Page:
English Version
ENGLISH
| Saturday, 16 December 2017 |
Indonesia Version
INDONESIA
Facebook
Twitter


It`s Time, Setya...
Chief of House of Representative (DPR) Setya Novanto, delivered the opening speech during the plenary session in parliament, Jakarta, November 15, 2017. TEMPO/Dhemas Reviyanto
Wednesday, 22 November, 2017 | 14:32 WIB
It`s Time, Setya...

TEMPO.CO, Jakarta - It is hard not to suspect that the car accident involving the Speaker of the House of Representatives Setya Novanto is just another ruse by Setya to evade the law. Last Thursday night, the vehicle in which Setyaa fugitive wanted by the Corruption Eradication Commission (KPK) for the electronic ID card (eKTP) scam was riding in ran into a street lamp post in Kebayoran, South Jakarta. Setya is rumored to have sustained a huge bump on his head and a bleeding wound on his arm. For that night, he had managed to avoid being snared by the anti-graft agency. 

From observations at the crash site and witness testimonies, and the fact the oneway road was half covered in heaps of soil, a speeding accident seemed improbable. The uninflated airbag meant the car was moving at less than 60 kilometers per hour. Another anomaly was that Setya’s aide and driver sitting in front did not sustain any injuries. 

Setya seems to consider hospital as his safe haven from the KPK. Last September, as he was about to be questioned as suspect, he found himself in an operating room at the Jatinegara Premier hospital in East Jakarta apparently for treatment of narrowed arteries. The Golkar party chairman’s health improved three days after the South Jakarta District Court judge Cepi Iskandar ruled in his favor regarding his suspect status.

The anti-graft agency refused to stand down. Armed with the legal premise given by the constitutional court’s ruling regarding the judicial review of article 77 of the Criminal Code, and new strong evidence, the KPK renamed Setya as a suspect. And now, once again, Setya is resorting to every ploy possible to stymie the process. He first skipped the investigation by arguing that the summon should have the President’s authorization. Last Wednesday, he again chose to avoid KPK investigators who came to his south Jakarta residence.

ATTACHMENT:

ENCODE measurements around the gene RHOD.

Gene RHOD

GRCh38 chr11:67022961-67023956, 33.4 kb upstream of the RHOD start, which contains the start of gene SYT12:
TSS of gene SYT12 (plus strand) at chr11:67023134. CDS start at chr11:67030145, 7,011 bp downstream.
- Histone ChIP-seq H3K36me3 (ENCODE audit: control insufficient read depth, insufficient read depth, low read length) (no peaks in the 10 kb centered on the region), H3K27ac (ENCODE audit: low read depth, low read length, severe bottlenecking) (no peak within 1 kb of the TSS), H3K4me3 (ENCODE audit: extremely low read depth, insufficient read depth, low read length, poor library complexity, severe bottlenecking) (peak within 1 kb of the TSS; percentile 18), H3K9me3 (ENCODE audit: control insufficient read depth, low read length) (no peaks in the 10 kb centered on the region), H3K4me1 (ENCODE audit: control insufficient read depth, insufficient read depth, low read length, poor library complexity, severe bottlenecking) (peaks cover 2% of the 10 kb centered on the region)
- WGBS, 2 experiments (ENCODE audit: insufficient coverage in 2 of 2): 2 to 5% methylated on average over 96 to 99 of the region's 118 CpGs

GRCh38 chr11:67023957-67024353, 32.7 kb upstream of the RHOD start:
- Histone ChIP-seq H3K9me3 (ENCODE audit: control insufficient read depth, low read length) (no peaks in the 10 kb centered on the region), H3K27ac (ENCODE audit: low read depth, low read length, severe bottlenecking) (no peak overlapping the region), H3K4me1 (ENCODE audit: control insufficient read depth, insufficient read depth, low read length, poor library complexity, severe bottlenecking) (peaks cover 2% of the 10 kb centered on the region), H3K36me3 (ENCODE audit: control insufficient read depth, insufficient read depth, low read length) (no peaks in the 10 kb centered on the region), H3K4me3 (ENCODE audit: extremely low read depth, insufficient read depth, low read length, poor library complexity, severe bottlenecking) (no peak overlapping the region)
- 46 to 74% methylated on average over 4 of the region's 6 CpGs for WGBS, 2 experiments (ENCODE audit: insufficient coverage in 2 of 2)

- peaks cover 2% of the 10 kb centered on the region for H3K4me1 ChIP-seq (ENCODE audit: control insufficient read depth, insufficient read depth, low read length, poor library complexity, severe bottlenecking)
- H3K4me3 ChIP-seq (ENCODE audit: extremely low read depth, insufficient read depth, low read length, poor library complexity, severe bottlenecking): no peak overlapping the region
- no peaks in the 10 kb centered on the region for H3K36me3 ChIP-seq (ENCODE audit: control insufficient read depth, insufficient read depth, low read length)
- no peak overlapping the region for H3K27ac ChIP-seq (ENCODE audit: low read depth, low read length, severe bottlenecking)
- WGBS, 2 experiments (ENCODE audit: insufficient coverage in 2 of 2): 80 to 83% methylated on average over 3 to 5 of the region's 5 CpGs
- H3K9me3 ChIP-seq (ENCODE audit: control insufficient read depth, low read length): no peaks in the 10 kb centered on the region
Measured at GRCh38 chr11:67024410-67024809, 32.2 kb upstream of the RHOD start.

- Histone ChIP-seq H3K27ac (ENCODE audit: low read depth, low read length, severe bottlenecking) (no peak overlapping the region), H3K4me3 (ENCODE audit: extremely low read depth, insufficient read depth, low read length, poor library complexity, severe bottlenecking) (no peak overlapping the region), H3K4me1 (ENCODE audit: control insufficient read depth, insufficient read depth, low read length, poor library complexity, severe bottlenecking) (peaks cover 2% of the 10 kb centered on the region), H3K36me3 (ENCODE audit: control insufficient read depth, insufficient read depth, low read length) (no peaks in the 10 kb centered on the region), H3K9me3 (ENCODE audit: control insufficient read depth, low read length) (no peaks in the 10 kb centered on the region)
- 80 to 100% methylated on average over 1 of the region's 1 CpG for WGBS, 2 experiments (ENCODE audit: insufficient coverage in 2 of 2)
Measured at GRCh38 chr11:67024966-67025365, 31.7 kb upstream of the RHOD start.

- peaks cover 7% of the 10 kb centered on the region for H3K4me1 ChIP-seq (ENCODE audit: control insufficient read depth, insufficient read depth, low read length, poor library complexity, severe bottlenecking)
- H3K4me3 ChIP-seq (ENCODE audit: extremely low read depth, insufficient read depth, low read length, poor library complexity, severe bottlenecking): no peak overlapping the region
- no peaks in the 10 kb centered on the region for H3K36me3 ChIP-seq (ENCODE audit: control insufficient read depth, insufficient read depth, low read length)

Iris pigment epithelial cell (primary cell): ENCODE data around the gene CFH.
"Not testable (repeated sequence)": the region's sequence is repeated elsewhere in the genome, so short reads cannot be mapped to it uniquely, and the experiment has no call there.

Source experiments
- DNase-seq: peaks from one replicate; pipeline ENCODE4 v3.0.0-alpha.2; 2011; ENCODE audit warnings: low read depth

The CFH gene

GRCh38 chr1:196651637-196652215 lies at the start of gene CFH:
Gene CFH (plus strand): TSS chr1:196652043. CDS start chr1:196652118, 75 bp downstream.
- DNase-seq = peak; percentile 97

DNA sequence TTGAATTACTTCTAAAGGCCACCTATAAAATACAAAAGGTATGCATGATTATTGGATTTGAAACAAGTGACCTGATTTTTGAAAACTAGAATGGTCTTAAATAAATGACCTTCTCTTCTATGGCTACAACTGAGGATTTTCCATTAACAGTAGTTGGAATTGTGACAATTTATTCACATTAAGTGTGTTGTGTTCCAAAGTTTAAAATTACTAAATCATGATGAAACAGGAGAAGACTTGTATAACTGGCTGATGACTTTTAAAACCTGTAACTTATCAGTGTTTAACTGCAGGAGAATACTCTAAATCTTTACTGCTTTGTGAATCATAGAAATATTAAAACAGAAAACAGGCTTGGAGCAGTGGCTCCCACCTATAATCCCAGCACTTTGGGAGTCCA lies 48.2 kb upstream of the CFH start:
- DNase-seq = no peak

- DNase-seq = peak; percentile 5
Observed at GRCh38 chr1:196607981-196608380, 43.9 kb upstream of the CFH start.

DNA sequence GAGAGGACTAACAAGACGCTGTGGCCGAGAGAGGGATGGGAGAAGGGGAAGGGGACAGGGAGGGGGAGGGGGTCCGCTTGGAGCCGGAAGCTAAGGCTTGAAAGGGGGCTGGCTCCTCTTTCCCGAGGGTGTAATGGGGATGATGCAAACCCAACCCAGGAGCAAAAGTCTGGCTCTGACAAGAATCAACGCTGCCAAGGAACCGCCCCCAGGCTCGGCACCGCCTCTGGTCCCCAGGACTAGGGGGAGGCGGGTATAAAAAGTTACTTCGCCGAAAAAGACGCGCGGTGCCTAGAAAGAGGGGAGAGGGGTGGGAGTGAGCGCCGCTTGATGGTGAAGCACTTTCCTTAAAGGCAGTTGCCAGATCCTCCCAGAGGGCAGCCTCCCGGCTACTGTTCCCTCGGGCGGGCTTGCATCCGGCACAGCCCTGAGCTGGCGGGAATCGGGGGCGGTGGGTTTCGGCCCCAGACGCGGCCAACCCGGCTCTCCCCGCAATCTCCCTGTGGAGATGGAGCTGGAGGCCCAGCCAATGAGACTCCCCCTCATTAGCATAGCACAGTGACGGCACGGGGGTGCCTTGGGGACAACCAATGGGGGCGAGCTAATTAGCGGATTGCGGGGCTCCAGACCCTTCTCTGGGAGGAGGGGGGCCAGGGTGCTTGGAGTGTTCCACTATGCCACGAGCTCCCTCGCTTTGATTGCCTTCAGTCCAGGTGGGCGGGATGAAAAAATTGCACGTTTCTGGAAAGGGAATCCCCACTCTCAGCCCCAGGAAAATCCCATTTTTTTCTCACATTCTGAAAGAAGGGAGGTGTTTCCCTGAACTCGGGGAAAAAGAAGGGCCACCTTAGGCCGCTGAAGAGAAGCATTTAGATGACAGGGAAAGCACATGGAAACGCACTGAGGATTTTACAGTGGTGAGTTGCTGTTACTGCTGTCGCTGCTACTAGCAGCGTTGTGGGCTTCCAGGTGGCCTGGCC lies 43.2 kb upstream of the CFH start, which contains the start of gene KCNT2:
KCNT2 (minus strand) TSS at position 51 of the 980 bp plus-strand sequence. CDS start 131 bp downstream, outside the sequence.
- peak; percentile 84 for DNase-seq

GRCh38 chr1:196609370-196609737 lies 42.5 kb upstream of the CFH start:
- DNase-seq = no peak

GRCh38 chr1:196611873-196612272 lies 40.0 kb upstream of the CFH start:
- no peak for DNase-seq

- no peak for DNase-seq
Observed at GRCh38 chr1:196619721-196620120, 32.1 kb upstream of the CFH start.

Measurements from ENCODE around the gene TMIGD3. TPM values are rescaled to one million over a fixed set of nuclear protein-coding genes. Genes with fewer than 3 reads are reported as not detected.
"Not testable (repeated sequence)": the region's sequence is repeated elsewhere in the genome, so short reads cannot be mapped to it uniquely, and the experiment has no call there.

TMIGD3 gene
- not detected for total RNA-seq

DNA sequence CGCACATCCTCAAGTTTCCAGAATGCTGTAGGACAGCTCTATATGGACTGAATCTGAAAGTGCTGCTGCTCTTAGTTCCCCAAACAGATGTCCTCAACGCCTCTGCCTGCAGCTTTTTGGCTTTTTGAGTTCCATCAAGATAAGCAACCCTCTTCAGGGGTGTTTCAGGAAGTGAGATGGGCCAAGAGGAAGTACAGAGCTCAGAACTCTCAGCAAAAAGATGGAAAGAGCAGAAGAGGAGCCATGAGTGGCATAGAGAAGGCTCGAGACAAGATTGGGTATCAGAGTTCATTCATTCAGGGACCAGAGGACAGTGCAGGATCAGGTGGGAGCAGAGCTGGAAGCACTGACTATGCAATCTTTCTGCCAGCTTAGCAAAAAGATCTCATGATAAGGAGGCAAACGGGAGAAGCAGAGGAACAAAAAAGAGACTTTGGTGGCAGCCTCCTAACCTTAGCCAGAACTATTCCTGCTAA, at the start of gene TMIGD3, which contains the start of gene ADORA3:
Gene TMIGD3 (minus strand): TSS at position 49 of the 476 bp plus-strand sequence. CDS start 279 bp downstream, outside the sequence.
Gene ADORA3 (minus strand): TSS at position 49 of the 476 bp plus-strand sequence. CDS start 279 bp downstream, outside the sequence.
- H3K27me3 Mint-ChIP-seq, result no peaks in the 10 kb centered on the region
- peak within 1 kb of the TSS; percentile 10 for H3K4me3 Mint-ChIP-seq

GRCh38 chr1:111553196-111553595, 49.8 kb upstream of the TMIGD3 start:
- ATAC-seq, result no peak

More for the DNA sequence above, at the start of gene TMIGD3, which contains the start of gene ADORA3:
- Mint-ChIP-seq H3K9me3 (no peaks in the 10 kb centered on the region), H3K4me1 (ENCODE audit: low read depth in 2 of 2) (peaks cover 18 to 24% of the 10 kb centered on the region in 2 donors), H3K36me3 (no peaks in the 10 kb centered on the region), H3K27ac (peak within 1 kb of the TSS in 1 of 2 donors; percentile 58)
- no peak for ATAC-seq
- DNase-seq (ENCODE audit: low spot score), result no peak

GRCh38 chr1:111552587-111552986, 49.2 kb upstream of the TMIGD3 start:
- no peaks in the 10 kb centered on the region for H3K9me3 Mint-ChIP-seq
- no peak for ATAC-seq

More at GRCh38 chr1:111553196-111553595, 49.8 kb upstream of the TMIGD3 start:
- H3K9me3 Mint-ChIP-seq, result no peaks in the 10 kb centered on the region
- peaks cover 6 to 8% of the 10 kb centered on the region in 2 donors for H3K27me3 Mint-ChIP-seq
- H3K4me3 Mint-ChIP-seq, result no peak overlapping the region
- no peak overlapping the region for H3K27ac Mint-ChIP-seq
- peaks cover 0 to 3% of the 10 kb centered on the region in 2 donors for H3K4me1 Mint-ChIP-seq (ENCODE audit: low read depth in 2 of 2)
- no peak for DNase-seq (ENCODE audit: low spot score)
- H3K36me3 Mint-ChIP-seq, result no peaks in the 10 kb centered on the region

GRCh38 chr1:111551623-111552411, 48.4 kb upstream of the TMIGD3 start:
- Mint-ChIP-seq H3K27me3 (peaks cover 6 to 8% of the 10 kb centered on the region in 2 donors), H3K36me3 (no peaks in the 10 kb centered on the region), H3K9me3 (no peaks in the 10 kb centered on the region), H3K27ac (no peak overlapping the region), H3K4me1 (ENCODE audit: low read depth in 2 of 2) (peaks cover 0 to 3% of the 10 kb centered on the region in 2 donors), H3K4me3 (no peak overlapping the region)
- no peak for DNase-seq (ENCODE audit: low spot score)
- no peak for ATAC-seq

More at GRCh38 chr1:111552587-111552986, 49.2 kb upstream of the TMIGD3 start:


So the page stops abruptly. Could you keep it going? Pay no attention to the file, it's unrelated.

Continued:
The eKTP graft case is an extraordinary crime that has caused the state to lose around Rp2.3 trillion, brought the single national identity project to a failure and caused difficulty for millions of people. Millions of citizens whose ID cards have expired still cannot receive new ones due to the unavailability of the blank cards. The KPK must stand firm against those who break the law whoever they are or whatever position they hold at whim. 

Firm actions are also called for against anyone assisting Setya in obstructing the investigation, including doctors and hospitals. Article 21 of the anti-corruption law stipulates three to 12 years imprisonment for anyone proven to deliberately prevent, obstruct and foil an investigation. The KPK should not hesitate to use the article. The KPK should also investigate its own employees as regards to rumors that Setya got a leak from his moles in the agency.

Now that the KPK has transferred Setya to Cipto Mangunkusumo hospital, the agency should thoroughly check his health status. If he is found to be feigning to be sick, he should be immediately thrown into the detention cell. If his hospital pretext is hard to be challenged, then the court can hold the trial in absentia. The trial will ultimately prove that the KPK cannot be pushed around an accusation being directed at the agency of late. 

President Joko Widodo must throw his all-out support behind the probe. The government must not let the Golkar party hold it captive through the ‘pledge’ for the 2019 elections. It is not wrong to aspire for the reelection, but it will be a huge betrayal to the people if the law is sacrificed for momentary political gains.

Read the full article in this week's edition of Tempo English Magazine



via Facebookvia TEMPO ID

Comments


Disclaimer: The views expressed in the comments sections are personal responses that do not represent the editorial policy of tempo.co. Our editorial staff reserves the right to moderate or take down comments that contain harassment, intimidation and discrimination against ethnicity, religion, race, and inter-group relations.